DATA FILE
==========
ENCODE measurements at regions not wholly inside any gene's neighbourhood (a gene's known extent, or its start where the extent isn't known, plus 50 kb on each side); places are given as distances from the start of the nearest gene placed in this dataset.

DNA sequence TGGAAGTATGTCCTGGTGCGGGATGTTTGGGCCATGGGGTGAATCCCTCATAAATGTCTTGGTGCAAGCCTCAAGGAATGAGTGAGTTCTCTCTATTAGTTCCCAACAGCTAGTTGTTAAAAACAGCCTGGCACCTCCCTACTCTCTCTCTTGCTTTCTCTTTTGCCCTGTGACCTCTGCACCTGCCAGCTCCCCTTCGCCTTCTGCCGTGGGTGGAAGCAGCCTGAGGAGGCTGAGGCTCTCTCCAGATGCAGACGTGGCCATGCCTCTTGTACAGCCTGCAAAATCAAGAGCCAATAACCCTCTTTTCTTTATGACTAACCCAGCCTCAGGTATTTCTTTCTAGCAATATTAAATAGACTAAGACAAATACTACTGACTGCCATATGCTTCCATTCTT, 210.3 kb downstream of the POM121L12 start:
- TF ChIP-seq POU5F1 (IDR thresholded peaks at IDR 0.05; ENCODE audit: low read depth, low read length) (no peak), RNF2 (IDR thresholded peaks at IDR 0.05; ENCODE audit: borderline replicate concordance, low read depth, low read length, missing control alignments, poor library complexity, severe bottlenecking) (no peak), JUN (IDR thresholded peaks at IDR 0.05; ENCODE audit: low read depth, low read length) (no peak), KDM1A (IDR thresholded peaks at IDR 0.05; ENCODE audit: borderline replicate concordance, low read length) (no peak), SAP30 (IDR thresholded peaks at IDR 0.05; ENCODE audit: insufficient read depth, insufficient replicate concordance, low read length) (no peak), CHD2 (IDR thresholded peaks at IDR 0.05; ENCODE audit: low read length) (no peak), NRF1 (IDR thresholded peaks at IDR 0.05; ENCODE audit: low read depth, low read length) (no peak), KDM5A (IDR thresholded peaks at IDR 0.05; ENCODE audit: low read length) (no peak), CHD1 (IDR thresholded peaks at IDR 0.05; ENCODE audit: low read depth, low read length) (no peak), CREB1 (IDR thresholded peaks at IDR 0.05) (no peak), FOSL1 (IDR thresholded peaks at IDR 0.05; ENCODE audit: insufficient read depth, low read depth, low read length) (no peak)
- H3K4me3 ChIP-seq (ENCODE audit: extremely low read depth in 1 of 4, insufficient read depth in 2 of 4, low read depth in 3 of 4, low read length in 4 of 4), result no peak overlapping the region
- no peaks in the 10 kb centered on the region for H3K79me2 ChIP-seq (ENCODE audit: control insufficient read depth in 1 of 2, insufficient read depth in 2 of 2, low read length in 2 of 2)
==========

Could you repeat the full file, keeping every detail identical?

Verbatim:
ENCODE measurements at regions not wholly inside any gene's neighbourhood (a gene's known extent, or its start where the extent isn't known, plus 50 kb on each side); places are given as distances from the start of the nearest gene placed in this dataset.

DNA sequence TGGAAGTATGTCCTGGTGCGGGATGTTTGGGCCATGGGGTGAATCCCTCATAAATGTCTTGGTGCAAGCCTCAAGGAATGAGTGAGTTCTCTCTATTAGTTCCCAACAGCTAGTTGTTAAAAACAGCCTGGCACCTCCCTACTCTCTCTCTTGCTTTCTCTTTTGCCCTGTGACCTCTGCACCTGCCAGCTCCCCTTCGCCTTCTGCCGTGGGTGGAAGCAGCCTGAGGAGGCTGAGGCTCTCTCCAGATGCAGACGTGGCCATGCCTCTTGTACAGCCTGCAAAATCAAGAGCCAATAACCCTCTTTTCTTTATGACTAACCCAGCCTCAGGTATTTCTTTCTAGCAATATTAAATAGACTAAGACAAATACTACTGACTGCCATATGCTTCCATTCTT, 210.3 kb downstream of the POM121L12 start:
- TF ChIP-seq POU5F1 (IDR thresholded peaks at IDR 0.05; ENCODE audit: low read depth, low read length) (no peak), RNF2 (IDR thresholded peaks at IDR 0.05; ENCODE audit: borderline replicate concordance, low read depth, low read length, missing control alignments, poor library complexity, severe bottlenecking) (no peak), JUN (IDR thresholded peaks at IDR 0.05; ENCODE audit: low read depth, low read length) (no peak), KDM1A (IDR thresholded peaks at IDR 0.05; ENCODE audit: borderline replicate concordance, low read length) (no peak), SAP30 (IDR thresholded peaks at IDR 0.05; ENCODE audit: insufficient read depth, insufficient replicate concordance, low read length) (no peak), CHD2 (IDR thresholded peaks at IDR 0.05; ENCODE audit: low read length) (no peak), NRF1 (IDR thresholded peaks at IDR 0.05; ENCODE audit: low read depth, low read length) (no peak), KDM5A (IDR thresholded peaks at IDR 0.05; ENCODE audit: low read length) (no peak), CHD1 (IDR thresholded peaks at IDR 0.05; ENCODE audit: low read depth, low read length) (no peak), CREB1 (IDR thresholded peaks at IDR 0.05) (no peak), FOSL1 (IDR thresholded peaks at IDR 0.05; ENCODE audit: insufficient read depth, low read depth, low read length) (no peak)
- H3K4me3 ChIP-seq (ENCODE audit: extremely low read depth in 1 of 4, insufficient read depth in 2 of 4, low read depth in 3 of 4, low read length in 4 of 4), result no peak overlapping the region
- no peaks in the 10 kb centered on the region for H3K79me2 ChIP-seq (ENCODE audit: control insufficient read depth in 1 of 2, insufficient read depth in 2 of 2, low read length in 2 of 2)